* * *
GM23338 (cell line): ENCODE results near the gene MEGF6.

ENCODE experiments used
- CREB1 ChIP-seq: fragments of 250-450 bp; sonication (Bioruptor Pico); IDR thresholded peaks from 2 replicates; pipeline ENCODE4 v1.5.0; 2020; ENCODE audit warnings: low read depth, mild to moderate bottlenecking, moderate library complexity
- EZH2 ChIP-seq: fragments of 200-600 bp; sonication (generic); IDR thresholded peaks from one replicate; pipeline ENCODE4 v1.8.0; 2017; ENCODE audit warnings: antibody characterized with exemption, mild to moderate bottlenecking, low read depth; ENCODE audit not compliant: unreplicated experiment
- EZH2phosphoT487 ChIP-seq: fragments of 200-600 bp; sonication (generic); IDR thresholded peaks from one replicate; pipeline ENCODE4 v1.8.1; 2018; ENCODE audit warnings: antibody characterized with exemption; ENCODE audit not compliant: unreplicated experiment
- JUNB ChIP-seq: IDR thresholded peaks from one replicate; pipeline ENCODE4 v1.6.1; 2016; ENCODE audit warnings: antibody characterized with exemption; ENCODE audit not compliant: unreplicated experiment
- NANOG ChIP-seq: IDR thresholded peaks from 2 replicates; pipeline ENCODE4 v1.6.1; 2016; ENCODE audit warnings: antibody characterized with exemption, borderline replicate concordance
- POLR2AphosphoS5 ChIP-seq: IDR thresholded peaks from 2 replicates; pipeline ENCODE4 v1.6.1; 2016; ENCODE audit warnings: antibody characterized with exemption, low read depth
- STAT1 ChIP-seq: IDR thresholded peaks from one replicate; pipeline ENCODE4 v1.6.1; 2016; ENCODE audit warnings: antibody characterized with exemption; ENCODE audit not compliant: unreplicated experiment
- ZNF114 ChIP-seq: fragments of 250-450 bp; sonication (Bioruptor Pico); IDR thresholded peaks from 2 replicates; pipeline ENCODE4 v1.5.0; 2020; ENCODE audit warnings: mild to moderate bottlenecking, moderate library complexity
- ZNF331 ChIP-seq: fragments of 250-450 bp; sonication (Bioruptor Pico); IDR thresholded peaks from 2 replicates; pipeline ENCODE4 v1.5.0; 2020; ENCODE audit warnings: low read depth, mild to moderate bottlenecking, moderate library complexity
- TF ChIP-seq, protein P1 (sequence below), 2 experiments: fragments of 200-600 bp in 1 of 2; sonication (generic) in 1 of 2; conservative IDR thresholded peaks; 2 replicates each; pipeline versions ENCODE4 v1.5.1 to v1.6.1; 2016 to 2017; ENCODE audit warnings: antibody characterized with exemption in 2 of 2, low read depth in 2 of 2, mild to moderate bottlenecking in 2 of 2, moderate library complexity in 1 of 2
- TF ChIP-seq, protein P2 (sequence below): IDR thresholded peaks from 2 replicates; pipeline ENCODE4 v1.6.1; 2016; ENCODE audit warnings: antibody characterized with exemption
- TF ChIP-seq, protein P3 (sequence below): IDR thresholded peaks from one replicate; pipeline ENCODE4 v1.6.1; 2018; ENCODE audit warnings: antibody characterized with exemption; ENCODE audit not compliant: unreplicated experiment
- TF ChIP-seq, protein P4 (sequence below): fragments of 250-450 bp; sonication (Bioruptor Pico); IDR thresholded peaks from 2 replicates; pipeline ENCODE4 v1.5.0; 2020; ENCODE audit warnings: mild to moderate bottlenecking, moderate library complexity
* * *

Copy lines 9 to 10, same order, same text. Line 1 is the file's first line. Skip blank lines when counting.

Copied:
- STAT1 ChIP-seq: IDR thresholded peaks from one replicate; pipeline ENCODE4 v1.6.1; 2016; ENCODE audit warnings: antibody characterized with exemption; ENCODE audit not compliant: unreplicated experiment
- ZNF114 ChIP-seq: fragments of 250-450 bp; sonication (Bioruptor Pico); IDR thresholded peaks from 2 replicates; pipeline ENCODE4 v1.5.0; 2020; ENCODE audit warnings: mild to moderate bottlenecking, moderate library complexity